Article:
They could not, in fact, carry on the account the proceeds of the contraband trade, and the whole result of this vast enterprise was changed into private profits; but, in fact, these were distributed throughout the whole English nation: London commerce shared in the whole of it in such a manner that in spite of libels and pamphlets the company resisted and maintained itself. It was forced. however, to struggle against its own countrymen; the English colony of Cadiz saw its total of affairs diminishing, and the inhabitants of Jamaica, whose fortune had been formerly in the smuggling trade, saw themselves in part dispossessed of it. They soon perceived at Madrid that the English Assiento would be the ruin of the commerce of Seville. Galleons and fleets no longer found an outlet for their merchandise, and the economic decadence of the Peninsula was accentuated with frightful rapidity. Moreover, they promptly enough forgot that the Assiento had been the ransom of the monarchy and only thought of reducing the advantages granted. During the whole of the first half of the eighteenth century Spanish diplomacy struggled in this sense, suspending the Assiento to bring the English to terms when complications of European policy made the latter fear a diplomatic rupture, and not hesitating to have recourse to force to rid themselves of a ruinous economic yoke. The war of 1739 between Spain and England was brought about by Spanish pretensions to exclude English merchant vessels from its territorial waters and the seizure in the port of Havana of the annual vessel of license, the Prince Frederick. There is not a diplomatic negotiation in the course of these forty years (1710-1750) in which difficulties between the Spanish Government and the South Sea Company are not taken up and discussed interminably. Thus it happened at the Congress of Soissons where the Spanish plenipo tentiaries acquired convincing proofs of the smuggling trade of the directors, and, at the time of the treaty of Seville, when the commissioners, appointed on both sides, devoted long sittings to the examination of the counterclaims of the company and of the Council of the Indies.
Although upheld in this incessant struggle by France and other maritime powers who suffered from English absorption of the trade with America, Spain had to deal with too strong an adversary and could not extricate herself from the shackles which she had accepted. Geraldino, the successor of William Eon at London in the office of director of the company for the interests of His Catholic Majesty, displayed an activity and capacity which later procured for him the post of ambassador. He succeeded in considerably cramping the contraband trade of the directors and even obtained some embryonic accounts. Comptrollers sent to America denounced alike the frauds of the Assientists and of their agents; but it was too late. The agencies had become genuine storehouses of merchandise, at the same time they were bureaus of information for the city traders and counting houses for the London bankers. The entire trade of America lay in the hands of the English nation; there was no agglomeration of the new continent whose productions, needs, and means of satisfying them, it did not know better than the corporation of the merchants of Seville had ever known them.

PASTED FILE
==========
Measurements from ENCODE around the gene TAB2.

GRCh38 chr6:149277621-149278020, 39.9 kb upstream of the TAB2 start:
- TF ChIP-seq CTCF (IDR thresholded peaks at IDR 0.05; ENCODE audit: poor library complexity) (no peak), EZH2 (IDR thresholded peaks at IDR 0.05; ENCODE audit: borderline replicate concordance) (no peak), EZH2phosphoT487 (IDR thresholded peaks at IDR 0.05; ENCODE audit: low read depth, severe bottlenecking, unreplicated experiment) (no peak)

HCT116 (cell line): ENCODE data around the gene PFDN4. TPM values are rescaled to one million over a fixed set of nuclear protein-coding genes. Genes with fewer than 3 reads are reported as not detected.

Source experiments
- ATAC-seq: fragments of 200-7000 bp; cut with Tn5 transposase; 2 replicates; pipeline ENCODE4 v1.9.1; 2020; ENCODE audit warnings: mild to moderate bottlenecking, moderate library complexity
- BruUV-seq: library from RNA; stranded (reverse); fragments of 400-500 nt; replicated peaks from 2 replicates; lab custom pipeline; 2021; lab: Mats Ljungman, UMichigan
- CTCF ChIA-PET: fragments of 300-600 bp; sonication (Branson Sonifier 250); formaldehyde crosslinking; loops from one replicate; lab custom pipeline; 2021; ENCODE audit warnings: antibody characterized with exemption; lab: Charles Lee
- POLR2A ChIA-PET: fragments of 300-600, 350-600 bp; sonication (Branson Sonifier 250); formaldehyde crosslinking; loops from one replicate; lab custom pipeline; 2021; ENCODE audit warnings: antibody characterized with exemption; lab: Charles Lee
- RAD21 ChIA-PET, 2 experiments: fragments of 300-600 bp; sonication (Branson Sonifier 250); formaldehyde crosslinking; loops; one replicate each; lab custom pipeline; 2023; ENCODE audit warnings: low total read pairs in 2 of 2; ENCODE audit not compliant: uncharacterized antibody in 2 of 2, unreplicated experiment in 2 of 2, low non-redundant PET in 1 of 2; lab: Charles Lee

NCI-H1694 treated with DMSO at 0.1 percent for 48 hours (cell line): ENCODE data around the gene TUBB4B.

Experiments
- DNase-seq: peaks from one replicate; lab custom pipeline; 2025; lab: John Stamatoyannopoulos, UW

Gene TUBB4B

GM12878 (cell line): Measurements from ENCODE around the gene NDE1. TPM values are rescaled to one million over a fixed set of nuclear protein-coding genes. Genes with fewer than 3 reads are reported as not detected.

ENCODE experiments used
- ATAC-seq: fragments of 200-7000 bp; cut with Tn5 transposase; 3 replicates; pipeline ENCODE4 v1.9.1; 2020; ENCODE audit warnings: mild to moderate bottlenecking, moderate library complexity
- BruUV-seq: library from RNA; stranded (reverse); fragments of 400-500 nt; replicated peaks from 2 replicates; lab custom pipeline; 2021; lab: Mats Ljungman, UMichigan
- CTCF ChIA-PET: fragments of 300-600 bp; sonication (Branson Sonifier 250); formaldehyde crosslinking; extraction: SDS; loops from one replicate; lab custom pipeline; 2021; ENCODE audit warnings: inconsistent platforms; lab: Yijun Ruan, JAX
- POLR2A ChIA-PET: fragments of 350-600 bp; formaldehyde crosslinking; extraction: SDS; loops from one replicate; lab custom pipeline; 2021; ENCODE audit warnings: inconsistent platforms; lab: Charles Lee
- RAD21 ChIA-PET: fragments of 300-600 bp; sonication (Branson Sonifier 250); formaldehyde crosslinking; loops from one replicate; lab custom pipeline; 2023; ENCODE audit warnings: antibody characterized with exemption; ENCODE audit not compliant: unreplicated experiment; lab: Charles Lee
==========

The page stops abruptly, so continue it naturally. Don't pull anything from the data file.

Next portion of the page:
At the time of the treaties of Aix-la-Chapelle in 1748 and of Madrid in 1750, England gave up the possession of the Assiento which she had enjoyed for more than forty years; for, in spite of interruptions and suspensions, she had never ceased her contraband trade, even during the war. This relinquishment was esteemed as a diplomatic victory by the Spaniards, although they had consented to pay the English company an indemnity of one hundred thousand crowns. It was much for them indeed to regain their commercial liberty, but one may be permitted to doubt whether the English would have consented in reality to a very great sacrifice. They had diverted to their advantage the trade of the two Americas, and nothing is more difficult than to change an established commercial current. They remained the usual furnishers of manual labor and manufactured products in the Spanish colonies.
Moreover at this time they had scarcely any more need of the Assiento, for another reason. The colonies of North America began to play, and more easily, the part of Jamaica. They had a merchant marine and land communications with the Spanish domains. Lastly, commercial liberty was gradually being established. The Assiento became, therefore, even for England, a useless point of friction, in its relations with Spain, and certain signs tend to prove that she gained rather than that she lost by relinquishing it.
The Spanish administration, taught by the difficulties of an international character which it had encountered for nearly a century, came back, after Aix-la-Chapelle, to the decision already taken in 1701, viz., to restore the slave-trade to the sphere of internal law from which it should never have issued. It was resolved to contide the enterprise only to Spaniards and, to avoid the disappointments formerly experienced in contracting with too audacious Assientists, the exploitation was divided among several partial Assientos, each one assigned to a particular region of its domains. It is proper to add that foreigners, English especially, French sometimes, often